Logistics & Supply Chain Management Doctoral Seminar Series

Research Opportunities in the Taxi Market: Disruption, Rapid Evolution, New Apps and New Regulations

James Cooper, PhD

Visiting Professor of Urban Transportation Regulation University of Missouri – St. Louis and Head of the Taxi Studies Group and Senior Research Fellow Transport Research Institute at Edinburgh Napier University

The extent to which you engage with, or even are aware of the complexities of the taxi market will often be based on your involvement with and use of ’on-demand’ transport. The taxi is, after all, the most ubiquitous and widely recognizable form of transport available anywhere in the world. It is also the oldest form of licensed transport, with Acts of Parliament dating from the 17th century.

Yet despite this veneer of a settled and understandable transportation, the taxi market is in a turmoil of the kind that we see only once in every 2 centuries or so. New technologies have so fundamentally jumbled up the market, and its controls, that the old mode is suddenly at the cutting edge. Whether a taxi or a taxi like vehicle, the app is changing the way people think of, book, and seek to control vehicles operating in this market space. Gone, forever, the nice certainties of the market. Gone also the ability to define and control in the public interest, at least using the traditional methods of analysis.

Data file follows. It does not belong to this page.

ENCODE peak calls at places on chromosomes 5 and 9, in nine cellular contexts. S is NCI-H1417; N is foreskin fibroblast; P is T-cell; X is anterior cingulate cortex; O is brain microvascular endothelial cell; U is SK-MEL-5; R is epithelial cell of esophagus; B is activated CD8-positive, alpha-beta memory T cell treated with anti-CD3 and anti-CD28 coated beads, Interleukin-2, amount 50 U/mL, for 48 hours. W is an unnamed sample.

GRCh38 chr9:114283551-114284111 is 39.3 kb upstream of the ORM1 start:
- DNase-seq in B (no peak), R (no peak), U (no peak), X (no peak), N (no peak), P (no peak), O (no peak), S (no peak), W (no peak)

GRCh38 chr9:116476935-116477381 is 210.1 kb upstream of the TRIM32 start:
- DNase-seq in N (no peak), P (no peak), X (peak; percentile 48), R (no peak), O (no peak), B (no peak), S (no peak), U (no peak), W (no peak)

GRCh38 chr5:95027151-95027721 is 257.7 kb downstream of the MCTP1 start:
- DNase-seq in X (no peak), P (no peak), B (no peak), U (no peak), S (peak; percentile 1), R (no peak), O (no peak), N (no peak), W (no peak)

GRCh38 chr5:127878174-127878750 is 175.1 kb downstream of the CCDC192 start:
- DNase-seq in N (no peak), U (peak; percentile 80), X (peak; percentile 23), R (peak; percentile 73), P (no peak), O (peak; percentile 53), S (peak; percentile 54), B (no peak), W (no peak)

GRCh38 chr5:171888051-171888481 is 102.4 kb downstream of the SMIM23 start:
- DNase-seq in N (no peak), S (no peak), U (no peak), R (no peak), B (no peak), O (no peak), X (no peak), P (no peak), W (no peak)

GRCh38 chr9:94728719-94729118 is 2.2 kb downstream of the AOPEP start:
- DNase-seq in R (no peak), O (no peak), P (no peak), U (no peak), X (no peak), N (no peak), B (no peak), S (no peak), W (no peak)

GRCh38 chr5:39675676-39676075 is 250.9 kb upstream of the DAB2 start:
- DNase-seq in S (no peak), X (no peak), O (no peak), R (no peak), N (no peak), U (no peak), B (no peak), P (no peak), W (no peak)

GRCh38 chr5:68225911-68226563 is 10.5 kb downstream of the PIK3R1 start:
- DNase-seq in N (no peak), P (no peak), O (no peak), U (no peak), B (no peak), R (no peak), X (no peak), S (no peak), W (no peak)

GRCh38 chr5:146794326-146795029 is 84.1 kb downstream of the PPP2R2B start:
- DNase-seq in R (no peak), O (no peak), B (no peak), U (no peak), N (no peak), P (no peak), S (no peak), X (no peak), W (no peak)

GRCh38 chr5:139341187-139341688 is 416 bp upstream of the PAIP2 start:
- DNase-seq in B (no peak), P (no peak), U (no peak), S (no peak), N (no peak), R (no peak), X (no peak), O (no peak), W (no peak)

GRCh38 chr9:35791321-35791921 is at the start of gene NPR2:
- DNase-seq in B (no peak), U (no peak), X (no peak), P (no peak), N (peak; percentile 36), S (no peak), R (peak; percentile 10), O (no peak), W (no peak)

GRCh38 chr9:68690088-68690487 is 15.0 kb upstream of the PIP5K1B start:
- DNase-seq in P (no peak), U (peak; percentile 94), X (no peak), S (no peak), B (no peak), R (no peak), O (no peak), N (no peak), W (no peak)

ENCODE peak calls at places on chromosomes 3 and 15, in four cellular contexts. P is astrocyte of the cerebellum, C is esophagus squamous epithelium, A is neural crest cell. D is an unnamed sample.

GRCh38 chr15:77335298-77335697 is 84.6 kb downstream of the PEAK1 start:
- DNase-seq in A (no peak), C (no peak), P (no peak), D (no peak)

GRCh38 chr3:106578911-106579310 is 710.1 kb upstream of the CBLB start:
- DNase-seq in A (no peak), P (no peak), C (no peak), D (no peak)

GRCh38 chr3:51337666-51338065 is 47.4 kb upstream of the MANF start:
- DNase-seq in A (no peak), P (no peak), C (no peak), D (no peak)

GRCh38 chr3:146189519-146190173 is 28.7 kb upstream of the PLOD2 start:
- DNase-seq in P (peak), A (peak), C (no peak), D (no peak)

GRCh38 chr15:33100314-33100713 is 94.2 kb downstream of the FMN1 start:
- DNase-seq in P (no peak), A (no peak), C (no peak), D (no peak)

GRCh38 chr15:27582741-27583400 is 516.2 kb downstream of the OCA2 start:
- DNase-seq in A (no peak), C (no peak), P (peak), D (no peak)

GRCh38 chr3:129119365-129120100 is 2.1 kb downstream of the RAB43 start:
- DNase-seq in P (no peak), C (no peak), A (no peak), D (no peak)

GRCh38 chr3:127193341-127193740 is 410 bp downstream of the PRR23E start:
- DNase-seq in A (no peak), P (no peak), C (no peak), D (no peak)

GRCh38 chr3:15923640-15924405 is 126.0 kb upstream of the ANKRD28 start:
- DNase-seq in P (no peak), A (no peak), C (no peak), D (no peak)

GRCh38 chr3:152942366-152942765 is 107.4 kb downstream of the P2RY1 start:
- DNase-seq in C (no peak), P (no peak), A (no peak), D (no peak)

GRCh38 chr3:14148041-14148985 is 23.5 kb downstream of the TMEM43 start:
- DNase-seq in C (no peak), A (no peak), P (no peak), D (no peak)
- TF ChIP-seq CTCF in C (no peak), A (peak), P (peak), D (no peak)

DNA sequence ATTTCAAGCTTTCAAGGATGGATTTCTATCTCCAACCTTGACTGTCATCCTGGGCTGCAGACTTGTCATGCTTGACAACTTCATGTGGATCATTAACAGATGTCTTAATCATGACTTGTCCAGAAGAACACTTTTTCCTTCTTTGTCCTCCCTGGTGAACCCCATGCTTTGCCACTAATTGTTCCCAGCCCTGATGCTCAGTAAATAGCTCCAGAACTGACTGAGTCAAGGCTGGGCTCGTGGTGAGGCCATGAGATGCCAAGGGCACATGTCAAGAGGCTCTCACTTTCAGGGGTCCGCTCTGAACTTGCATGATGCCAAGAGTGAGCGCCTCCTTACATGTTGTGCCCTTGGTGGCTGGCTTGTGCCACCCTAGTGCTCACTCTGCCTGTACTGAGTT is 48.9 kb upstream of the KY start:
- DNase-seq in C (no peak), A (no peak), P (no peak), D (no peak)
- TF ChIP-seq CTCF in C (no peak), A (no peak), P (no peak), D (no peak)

In their place a modern behemoth, a vision or a nightmare, or more likely a bit of both. How do we control, as issues of satisfying demand disappear to be replaced by questions as to what the demand actually is. Concepts of derived demand, while perfectly plausible in their own right, are replaced by questions of market response and market share. Operations are replaced by calls, e-hailing, and serious expenditure on advocacy. Here then a unique opportunity to the scientist, to the researcher and to the doctoral student.

Where next for the taxi market? Apply here all economists, transport scientists, modelers and sociologists. Here is the future, what future?

February 20, 2015 -- 1:15 – 2:30 pm 401 Social Science Building (Dean’s Conference Room) University of Missouri-St. Louis Please RSVP to Jill Bernard at by February